So, dear reader, learn from me and don’t be like me. The biggest thing that I have had to get through my thick type A skull is that when my body wants rest, I need to rest. This can be hella annoying, as my son would say. I have to pay attention to my energy level and decide what to do. And some of my precious energy has to go to things like laundry and paying bills! How very frustrating. My markers are energy level and also pulse. My pulse tells me when I need oxygen and when I am really sick. With the first pneumonia back in 2003, influenza, my resting pulse stayed at 100. My normal then was about 65. When I stood up, my pulse went to 135. It was EXHAUSTING to stand up. I had to rest half way up one flight of stairs. It was hard to walk two blocks to pick my daughter up from primary school. And I looked fine. Neither my doctor nor I could figure it out. I finally guessed that it was lung tissue swelling and hoped it would go down eventually. It did, but it was a full two months and my doctor partners thought I was malingering. I tried not to wish it on them. It sucked and I felt awful back at work, but my pulse had finally come down. We even did a heart ultrasound, but all it showed was a fast heart rate. My chest film looked “normal”, because the tissue swelling is throughout the lungs, so it cannot be seen on a chest xray. It was very weird, but I recovered. And all the descriptions of Long Covid sound like my lung swelling. Fast heart rate, difficulty breathing, muscle pain and terrible fatigue. Go back to the couch.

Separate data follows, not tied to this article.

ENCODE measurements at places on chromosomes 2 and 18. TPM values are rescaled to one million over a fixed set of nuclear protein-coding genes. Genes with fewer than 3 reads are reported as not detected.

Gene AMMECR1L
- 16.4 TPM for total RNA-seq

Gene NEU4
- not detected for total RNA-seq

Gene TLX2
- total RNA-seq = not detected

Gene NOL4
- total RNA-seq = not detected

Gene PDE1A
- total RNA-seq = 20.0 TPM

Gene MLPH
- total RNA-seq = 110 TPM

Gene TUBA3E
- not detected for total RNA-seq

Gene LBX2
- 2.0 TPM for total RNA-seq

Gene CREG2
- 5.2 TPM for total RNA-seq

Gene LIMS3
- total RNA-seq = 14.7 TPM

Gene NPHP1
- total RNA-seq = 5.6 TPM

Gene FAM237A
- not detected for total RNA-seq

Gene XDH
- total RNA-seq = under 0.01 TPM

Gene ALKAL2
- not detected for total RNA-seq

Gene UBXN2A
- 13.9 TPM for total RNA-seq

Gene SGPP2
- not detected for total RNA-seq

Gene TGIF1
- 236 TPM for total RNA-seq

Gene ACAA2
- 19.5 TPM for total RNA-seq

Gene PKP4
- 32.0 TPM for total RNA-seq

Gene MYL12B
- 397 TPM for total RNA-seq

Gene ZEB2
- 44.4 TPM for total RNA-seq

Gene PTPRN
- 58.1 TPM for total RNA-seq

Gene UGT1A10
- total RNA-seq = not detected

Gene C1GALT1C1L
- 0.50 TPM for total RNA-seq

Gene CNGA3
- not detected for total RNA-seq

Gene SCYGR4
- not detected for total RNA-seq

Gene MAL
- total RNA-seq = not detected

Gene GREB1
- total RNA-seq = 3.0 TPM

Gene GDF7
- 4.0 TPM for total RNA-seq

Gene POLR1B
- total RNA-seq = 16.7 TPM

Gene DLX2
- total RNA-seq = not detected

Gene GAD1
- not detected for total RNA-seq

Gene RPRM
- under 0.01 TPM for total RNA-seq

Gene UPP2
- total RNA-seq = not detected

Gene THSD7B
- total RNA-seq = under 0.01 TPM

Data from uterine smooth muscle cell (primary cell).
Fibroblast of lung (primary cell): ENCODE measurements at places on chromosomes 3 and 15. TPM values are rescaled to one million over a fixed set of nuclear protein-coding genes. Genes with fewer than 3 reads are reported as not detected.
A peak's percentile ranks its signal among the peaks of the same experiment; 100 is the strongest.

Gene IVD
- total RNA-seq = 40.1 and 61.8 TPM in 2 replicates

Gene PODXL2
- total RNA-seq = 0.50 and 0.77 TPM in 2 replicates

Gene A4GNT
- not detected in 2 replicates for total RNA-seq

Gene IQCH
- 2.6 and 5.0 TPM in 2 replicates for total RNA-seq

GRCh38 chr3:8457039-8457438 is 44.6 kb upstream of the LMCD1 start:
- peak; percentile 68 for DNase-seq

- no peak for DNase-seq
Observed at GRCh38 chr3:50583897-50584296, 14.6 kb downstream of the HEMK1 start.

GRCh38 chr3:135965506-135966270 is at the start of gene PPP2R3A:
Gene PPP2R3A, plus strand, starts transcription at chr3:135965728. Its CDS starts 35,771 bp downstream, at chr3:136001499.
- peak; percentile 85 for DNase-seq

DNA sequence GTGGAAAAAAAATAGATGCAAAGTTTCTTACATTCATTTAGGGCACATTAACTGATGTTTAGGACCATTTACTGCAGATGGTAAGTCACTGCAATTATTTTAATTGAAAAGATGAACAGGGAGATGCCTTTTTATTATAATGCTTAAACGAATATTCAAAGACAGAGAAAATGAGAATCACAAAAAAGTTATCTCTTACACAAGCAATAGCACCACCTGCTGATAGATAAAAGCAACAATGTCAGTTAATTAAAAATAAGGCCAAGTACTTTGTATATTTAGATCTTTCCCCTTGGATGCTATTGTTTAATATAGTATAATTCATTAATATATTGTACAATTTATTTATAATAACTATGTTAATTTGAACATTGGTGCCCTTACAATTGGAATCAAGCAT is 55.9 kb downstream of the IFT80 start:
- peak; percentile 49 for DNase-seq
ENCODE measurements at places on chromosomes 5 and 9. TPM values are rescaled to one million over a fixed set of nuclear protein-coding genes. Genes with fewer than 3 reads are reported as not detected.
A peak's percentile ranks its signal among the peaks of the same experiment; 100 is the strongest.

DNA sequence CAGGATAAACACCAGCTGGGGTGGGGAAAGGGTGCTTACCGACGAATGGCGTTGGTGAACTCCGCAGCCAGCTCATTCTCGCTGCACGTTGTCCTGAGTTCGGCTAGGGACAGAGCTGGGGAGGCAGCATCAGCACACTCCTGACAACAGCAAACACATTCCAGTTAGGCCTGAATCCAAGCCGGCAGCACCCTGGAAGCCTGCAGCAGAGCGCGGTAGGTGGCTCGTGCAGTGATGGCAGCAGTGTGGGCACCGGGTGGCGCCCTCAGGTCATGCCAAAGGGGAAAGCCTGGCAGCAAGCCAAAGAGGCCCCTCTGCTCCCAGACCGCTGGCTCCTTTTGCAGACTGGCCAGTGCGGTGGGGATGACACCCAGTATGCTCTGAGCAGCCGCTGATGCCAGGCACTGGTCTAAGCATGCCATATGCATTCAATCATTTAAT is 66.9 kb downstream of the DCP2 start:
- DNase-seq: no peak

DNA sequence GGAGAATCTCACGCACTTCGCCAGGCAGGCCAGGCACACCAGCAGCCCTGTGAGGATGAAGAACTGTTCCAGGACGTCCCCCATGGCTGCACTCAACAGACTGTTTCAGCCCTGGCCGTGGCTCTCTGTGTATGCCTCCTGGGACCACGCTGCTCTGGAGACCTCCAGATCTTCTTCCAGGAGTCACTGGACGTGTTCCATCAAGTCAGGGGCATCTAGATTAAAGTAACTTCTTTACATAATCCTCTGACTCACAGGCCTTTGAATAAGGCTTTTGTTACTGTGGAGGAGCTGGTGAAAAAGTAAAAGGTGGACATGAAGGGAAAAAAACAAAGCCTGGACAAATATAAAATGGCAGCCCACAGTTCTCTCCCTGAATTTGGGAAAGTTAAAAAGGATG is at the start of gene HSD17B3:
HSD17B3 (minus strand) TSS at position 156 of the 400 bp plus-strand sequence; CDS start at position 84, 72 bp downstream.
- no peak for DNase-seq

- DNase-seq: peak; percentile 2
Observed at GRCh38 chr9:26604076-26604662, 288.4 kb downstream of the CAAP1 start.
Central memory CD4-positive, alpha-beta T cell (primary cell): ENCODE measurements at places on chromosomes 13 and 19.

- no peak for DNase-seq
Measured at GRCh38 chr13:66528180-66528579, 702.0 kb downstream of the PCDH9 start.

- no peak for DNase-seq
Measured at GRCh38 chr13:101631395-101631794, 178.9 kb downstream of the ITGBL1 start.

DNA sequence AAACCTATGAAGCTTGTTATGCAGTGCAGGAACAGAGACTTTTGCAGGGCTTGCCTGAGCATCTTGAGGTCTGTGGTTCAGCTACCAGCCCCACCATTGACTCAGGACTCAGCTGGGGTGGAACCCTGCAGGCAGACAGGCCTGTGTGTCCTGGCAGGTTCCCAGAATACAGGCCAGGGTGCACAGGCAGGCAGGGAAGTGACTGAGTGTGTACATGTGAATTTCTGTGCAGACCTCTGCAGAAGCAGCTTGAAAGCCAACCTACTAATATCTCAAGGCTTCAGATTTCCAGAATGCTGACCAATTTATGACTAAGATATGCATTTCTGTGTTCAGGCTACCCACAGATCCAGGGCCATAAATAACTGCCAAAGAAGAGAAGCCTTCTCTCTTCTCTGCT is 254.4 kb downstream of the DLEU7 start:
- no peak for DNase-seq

Go back to the couch and wait. Do what you have to but if your heart rate is over 100 when you get up, you have to rest. Otherwise you will prolong it. Seriously.